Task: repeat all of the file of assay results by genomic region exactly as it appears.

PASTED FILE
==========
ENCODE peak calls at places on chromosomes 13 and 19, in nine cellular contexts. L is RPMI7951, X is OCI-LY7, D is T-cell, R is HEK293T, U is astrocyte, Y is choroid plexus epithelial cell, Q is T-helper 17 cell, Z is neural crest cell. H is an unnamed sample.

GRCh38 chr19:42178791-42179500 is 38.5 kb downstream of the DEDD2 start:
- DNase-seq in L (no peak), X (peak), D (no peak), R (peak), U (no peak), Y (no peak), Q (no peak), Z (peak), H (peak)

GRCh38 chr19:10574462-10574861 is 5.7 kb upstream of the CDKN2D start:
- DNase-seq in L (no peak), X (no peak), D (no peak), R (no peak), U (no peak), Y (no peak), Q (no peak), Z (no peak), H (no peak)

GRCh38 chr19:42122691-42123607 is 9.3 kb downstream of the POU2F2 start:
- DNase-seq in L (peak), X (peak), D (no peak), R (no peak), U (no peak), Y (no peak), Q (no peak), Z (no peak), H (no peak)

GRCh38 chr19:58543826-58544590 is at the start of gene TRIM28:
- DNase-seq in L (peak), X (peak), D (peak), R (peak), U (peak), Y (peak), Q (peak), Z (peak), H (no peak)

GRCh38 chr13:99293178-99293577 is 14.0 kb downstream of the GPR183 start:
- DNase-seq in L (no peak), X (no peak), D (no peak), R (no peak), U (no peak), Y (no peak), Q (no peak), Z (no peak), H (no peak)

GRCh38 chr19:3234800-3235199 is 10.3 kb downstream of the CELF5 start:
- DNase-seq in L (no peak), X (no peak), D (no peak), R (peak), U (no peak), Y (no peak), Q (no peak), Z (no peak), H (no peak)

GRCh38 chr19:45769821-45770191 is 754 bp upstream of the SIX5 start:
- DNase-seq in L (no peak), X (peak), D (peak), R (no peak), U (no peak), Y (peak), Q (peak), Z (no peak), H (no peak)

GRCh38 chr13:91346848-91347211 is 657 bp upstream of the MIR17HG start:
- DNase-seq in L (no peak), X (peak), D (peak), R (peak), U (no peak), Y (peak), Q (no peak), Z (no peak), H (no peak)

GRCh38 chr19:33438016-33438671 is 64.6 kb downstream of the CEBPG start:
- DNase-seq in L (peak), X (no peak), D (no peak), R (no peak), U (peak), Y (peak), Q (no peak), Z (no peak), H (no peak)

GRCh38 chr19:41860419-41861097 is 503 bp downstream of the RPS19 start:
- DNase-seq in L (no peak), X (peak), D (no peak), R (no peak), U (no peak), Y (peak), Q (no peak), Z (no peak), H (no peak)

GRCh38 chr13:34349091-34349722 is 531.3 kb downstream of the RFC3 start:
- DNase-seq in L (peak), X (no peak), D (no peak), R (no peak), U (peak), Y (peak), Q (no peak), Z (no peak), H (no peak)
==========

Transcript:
ENCODE peak calls at places on chromosomes 13 and 19, in nine cellular contexts. L is RPMI7951, X is OCI-LY7, D is T-cell, R is HEK293T, U is astrocyte, Y is choroid plexus epithelial cell, Q is T-helper 17 cell, Z is neural crest cell. H is an unnamed sample.

GRCh38 chr19:42178791-42179500 is 38.5 kb downstream of the DEDD2 start:
- DNase-seq in L (no peak), X (peak), D (no peak), R (peak), U (no peak), Y (no peak), Q (no peak), Z (peak), H (peak)

GRCh38 chr19:10574462-10574861 is 5.7 kb upstream of the CDKN2D start:
- DNase-seq in L (no peak), X (no peak), D (no peak), R (no peak), U (no peak), Y (no peak), Q (no peak), Z (no peak), H (no peak)

GRCh38 chr19:42122691-42123607 is 9.3 kb downstream of the POU2F2 start:
- DNase-seq in L (peak), X (peak), D (no peak), R (no peak), U (no peak), Y (no peak), Q (no peak), Z (no peak), H (no peak)

GRCh38 chr19:58543826-58544590 is at the start of gene TRIM28:
- DNase-seq in L (peak), X (peak), D (peak), R (peak), U (peak), Y (peak), Q (peak), Z (peak), H (no peak)

GRCh38 chr13:99293178-99293577 is 14.0 kb downstream of the GPR183 start:
- DNase-seq in L (no peak), X (no peak), D (no peak), R (no peak), U (no peak), Y (no peak), Q (no peak), Z (no peak), H (no peak)

GRCh38 chr19:3234800-3235199 is 10.3 kb downstream of the CELF5 start:
- DNase-seq in L (no peak), X (no peak), D (no peak), R (peak), U (no peak), Y (no peak), Q (no peak), Z (no peak), H (no peak)

GRCh38 chr19:45769821-45770191 is 754 bp upstream of the SIX5 start:
- DNase-seq in L (no peak), X (peak), D (peak), R (no peak), U (no peak), Y (peak), Q (peak), Z (no peak), H (no peak)

GRCh38 chr13:91346848-91347211 is 657 bp upstream of the MIR17HG start:
- DNase-seq in L (no peak), X (peak), D (peak), R (peak), U (no peak), Y (peak), Q (no peak), Z (no peak), H (no peak)

GRCh38 chr19:33438016-33438671 is 64.6 kb downstream of the CEBPG start:
- DNase-seq in L (peak), X (no peak), D (no peak), R (no peak), U (peak), Y (peak), Q (no peak), Z (no peak), H (no peak)

GRCh38 chr19:41860419-41861097 is 503 bp downstream of the RPS19 start:
- DNase-seq in L (no peak), X (peak), D (no peak), R (no peak), U (no peak), Y (peak), Q (no peak), Z (no peak), H (no peak)

GRCh38 chr13:34349091-34349722 is 531.3 kb downstream of the RFC3 start:
- DNase-seq in L (peak), X (no peak), D (no peak), R (no peak), U (peak), Y (peak), Q (no peak), Z (no peak), H (no peak)